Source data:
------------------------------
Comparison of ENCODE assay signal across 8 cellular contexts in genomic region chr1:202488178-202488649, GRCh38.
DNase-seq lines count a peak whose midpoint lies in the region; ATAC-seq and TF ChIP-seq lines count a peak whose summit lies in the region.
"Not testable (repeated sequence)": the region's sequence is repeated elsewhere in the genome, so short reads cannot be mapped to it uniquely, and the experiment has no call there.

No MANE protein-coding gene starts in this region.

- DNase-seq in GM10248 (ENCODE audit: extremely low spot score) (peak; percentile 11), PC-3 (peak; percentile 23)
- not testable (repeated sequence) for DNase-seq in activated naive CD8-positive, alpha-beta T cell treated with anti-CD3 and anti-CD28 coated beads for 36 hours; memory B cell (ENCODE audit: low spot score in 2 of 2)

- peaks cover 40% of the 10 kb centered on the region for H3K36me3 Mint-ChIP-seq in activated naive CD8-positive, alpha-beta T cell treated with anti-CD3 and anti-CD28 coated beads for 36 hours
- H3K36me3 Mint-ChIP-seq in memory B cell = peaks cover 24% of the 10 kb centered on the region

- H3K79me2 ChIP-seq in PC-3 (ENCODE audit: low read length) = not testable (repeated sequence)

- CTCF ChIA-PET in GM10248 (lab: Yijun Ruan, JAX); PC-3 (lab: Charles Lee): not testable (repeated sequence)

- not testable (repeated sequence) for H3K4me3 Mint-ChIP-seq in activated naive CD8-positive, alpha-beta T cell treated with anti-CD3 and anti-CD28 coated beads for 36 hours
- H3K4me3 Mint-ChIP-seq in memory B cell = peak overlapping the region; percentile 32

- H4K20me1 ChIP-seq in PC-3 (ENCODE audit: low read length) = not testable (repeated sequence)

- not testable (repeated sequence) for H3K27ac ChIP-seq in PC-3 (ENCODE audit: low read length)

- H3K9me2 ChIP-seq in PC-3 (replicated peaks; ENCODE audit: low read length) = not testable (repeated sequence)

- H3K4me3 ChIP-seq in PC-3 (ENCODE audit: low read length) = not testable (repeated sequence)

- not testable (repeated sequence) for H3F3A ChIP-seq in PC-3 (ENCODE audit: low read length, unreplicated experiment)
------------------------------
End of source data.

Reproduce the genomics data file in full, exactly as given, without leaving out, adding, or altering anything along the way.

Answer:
Comparison of ENCODE assay signal across 8 cellular contexts in genomic region chr1:202488178-202488649, GRCh38.
DNase-seq lines count a peak whose midpoint lies in the region; ATAC-seq and TF ChIP-seq lines count a peak whose summit lies in the region.
"Not testable (repeated sequence)": the region's sequence is repeated elsewhere in the genome, so short reads cannot be mapped to it uniquely, and the experiment has no call there.

No MANE protein-coding gene starts in this region.

- DNase-seq in GM10248 (ENCODE audit: extremely low spot score) (peak; percentile 11), PC-3 (peak; percentile 23)
- not testable (repeated sequence) for DNase-seq in activated naive CD8-positive, alpha-beta T cell treated with anti-CD3 and anti-CD28 coated beads for 36 hours; memory B cell (ENCODE audit: low spot score in 2 of 2)

- peaks cover 40% of the 10 kb centered on the region for H3K36me3 Mint-ChIP-seq in activated naive CD8-positive, alpha-beta T cell treated with anti-CD3 and anti-CD28 coated beads for 36 hours
- H3K36me3 Mint-ChIP-seq in memory B cell = peaks cover 24% of the 10 kb centered on the region

- H3K79me2 ChIP-seq in PC-3 (ENCODE audit: low read length) = not testable (repeated sequence)

- CTCF ChIA-PET in GM10248 (lab: Yijun Ruan, JAX); PC-3 (lab: Charles Lee): not testable (repeated sequence)

- not testable (repeated sequence) for H3K4me3 Mint-ChIP-seq in activated naive CD8-positive, alpha-beta T cell treated with anti-CD3 and anti-CD28 coated beads for 36 hours
- H3K4me3 Mint-ChIP-seq in memory B cell = peak overlapping the region; percentile 32

- H4K20me1 ChIP-seq in PC-3 (ENCODE audit: low read length) = not testable (repeated sequence)

- not testable (repeated sequence) for H3K27ac ChIP-seq in PC-3 (ENCODE audit: low read length)

- H3K9me2 ChIP-seq in PC-3 (replicated peaks; ENCODE audit: low read length) = not testable (repeated sequence)

- H3K4me3 ChIP-seq in PC-3 (ENCODE audit: low read length) = not testable (repeated sequence)

- not testable (repeated sequence) for H3F3A ChIP-seq in PC-3 (ENCODE audit: low read length, unreplicated experiment)